Recently retired as Madison Police Chief, Noble Wray believes everyone has a story in terms of how they have been touched by domestic violence. He served as chief of police for 9 years, having originally joined the force in 1984.
Wray joined more than 125 people in attending a groundbreaking ceremony on July 24 for the dawning of a new DAIS.
Domestic Abuse Intervention Services (DAIS) operates the only safe house in Dane County for women leaving a dangerous abusive situation and their children. For some time now, the waiting list on a given night for the safe house has been running 50 to 80 people.
DAIS recently broke ground on a 35,000-square foot facility located at 2102 Fordem Avenue in Madison. The new building will provide seven times the space now available to the organization, and house twice the number of people in its emergency shelter.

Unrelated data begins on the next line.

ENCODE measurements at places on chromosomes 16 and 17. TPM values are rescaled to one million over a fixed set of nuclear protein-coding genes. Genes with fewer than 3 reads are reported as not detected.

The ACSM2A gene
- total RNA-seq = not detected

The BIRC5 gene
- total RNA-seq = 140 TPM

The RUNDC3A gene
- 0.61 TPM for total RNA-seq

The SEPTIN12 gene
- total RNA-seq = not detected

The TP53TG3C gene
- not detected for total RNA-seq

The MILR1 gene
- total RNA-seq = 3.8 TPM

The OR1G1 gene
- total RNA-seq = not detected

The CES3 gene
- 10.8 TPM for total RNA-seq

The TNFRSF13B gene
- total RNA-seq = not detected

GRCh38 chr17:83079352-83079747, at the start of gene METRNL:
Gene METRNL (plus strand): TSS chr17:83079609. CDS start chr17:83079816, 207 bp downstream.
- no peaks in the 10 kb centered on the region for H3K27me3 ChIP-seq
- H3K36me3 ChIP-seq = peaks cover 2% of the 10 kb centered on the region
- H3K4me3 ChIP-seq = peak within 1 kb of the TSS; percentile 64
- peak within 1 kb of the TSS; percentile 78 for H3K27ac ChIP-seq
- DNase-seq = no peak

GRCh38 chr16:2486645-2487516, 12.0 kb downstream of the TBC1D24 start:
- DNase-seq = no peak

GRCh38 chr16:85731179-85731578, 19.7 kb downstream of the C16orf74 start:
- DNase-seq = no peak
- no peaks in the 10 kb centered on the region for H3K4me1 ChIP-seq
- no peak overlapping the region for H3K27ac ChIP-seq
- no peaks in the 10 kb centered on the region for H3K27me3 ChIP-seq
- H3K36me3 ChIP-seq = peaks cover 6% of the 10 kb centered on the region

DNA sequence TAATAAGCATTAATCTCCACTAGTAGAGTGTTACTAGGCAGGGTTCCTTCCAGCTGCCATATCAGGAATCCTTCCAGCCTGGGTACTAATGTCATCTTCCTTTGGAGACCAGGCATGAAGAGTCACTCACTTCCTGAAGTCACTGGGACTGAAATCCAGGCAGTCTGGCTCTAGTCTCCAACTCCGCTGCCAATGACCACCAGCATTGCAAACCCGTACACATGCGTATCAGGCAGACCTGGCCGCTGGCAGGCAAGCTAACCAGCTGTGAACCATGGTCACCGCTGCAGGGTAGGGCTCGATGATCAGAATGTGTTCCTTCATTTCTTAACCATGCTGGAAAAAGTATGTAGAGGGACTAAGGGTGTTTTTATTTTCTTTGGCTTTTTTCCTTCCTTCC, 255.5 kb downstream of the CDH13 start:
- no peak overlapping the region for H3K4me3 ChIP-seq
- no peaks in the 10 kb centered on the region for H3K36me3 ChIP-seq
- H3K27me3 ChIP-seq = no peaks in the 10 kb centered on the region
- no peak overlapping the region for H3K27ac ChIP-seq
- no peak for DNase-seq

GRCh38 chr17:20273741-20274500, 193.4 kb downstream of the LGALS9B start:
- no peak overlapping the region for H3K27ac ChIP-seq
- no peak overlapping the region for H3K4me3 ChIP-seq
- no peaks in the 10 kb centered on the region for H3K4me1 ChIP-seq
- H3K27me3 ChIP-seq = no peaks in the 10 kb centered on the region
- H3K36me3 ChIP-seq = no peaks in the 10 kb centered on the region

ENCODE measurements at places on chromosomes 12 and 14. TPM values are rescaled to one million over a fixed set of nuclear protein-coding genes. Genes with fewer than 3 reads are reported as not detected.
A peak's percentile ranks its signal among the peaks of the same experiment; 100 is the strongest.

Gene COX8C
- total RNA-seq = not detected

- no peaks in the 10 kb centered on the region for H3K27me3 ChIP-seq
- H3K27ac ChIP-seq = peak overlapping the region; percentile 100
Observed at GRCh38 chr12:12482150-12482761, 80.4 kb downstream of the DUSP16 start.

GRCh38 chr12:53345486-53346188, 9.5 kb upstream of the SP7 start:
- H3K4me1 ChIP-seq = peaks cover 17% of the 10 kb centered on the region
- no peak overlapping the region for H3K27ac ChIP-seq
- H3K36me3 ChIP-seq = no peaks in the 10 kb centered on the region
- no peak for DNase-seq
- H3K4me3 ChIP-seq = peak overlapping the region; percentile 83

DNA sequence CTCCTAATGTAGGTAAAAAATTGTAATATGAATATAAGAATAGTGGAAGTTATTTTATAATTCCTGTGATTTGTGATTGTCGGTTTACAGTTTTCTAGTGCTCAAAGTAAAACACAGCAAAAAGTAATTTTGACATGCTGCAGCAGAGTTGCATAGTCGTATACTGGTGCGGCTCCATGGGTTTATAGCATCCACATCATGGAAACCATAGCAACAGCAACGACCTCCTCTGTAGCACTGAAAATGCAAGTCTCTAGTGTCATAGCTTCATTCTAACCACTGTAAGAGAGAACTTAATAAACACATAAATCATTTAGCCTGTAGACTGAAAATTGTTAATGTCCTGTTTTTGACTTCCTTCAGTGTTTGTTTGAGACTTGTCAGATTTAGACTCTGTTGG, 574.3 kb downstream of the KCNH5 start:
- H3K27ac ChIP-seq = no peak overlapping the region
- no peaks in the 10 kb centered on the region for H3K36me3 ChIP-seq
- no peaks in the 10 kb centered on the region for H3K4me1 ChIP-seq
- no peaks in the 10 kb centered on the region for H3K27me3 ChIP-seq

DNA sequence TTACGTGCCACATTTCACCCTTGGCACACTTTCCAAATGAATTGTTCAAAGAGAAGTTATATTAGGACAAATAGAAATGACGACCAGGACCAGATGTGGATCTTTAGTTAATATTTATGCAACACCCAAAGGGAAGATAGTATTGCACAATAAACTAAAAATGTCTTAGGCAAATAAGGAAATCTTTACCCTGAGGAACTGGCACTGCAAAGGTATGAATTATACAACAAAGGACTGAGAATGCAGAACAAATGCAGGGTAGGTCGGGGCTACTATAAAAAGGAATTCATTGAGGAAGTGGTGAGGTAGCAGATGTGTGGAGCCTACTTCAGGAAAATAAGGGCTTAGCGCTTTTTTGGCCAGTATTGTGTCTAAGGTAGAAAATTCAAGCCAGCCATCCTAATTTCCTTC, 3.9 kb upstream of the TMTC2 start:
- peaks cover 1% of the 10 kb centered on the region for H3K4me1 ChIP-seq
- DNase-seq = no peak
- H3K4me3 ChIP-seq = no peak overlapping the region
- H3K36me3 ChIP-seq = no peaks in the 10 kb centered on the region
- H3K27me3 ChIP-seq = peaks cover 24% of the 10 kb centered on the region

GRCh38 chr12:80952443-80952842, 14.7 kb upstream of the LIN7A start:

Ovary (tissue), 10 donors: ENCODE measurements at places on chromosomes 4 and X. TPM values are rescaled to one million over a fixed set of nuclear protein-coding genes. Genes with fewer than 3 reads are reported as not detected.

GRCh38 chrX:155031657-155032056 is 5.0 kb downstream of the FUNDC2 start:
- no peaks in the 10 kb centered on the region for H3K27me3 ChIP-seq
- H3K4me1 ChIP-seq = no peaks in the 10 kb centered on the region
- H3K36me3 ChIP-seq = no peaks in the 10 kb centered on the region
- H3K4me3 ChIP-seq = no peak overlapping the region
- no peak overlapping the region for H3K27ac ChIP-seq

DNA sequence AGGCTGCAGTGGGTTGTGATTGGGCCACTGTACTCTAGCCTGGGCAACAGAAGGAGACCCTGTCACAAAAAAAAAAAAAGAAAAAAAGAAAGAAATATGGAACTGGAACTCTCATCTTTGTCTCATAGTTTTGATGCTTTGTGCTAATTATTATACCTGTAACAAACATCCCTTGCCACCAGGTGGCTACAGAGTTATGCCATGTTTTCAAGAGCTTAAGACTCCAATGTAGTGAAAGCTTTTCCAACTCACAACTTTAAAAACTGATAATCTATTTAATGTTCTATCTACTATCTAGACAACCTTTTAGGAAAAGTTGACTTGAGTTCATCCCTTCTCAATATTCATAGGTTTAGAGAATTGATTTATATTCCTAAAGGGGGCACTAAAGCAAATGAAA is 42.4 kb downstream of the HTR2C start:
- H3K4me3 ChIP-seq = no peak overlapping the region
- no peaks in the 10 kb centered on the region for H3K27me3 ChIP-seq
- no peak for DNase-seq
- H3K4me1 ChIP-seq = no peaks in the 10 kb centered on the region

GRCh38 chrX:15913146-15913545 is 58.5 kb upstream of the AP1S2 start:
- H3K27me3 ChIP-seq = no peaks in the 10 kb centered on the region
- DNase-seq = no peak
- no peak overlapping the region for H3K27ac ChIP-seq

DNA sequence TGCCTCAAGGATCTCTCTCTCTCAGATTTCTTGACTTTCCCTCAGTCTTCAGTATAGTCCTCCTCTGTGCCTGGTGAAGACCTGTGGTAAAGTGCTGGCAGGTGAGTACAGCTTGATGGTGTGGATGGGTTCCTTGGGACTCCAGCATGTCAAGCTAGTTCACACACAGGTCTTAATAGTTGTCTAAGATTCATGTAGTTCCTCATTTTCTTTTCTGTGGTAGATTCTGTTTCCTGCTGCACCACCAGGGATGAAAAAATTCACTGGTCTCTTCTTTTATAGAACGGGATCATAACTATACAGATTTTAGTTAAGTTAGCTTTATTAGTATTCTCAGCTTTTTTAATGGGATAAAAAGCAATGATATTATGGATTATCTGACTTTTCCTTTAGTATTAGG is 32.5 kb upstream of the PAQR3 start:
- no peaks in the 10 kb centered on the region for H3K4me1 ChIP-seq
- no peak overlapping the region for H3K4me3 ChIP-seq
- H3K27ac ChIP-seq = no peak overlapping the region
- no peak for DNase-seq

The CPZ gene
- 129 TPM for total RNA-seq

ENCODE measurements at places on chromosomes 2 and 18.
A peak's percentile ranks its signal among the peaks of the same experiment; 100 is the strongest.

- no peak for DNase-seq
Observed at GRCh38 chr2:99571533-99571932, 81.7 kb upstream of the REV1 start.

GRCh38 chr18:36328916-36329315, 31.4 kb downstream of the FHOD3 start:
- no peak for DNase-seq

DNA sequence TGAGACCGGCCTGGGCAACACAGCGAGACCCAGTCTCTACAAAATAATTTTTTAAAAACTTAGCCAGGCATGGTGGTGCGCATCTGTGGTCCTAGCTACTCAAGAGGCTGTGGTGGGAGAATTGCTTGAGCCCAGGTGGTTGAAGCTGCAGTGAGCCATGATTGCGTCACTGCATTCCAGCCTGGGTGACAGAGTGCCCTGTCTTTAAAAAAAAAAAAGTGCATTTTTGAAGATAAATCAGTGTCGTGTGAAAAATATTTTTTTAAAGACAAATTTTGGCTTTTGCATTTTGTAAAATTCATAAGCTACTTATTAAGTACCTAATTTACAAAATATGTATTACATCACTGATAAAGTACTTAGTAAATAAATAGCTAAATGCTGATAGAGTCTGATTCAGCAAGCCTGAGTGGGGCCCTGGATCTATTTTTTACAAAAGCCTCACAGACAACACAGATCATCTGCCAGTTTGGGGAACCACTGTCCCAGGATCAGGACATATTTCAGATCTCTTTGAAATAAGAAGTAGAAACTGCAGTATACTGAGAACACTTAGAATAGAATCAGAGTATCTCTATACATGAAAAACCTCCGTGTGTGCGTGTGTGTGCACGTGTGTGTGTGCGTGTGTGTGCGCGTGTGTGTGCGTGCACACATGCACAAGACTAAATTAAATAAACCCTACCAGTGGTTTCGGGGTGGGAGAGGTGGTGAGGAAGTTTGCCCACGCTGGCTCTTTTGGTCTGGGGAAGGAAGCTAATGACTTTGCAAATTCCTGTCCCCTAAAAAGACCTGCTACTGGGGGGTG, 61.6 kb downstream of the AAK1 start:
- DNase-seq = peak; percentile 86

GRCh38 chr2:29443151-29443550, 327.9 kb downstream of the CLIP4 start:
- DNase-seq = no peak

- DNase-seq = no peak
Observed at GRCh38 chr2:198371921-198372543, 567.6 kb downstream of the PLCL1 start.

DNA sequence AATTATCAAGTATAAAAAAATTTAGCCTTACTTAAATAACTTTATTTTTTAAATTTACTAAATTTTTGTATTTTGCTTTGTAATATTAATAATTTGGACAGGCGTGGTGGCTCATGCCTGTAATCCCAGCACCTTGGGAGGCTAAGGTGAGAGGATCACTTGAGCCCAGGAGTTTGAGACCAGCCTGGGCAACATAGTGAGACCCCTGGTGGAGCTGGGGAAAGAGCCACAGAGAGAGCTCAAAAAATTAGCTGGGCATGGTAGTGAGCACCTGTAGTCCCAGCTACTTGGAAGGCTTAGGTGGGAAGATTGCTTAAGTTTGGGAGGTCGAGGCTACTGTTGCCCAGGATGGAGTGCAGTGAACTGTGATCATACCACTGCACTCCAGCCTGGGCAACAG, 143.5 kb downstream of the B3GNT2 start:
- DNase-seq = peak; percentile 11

“This wouldn’t have happened 25 years ago,” Wray was overheard saying to Darald Hanusa at the event. Dr. Hanusa is a therapist and Madison-based expert in the field of domestic violence.
We caught up with Chief Wray, who made time in his very busy schedule in the few final weeks before his retirement to speak with this DAIS volunteer. We wanted to know, why not? And why is it happening now?
Back in the day
Chief Wray remembers what it was like as a 23-year-old police officer, when the prevailing law enforcement approach was, “Is there someplace else you can take the male half?”
In reflecting on how things were back in the early 1980s, when it came to domestic violence calls, he said, the community mindset was more of a “go, separate, mediate, and you move on.”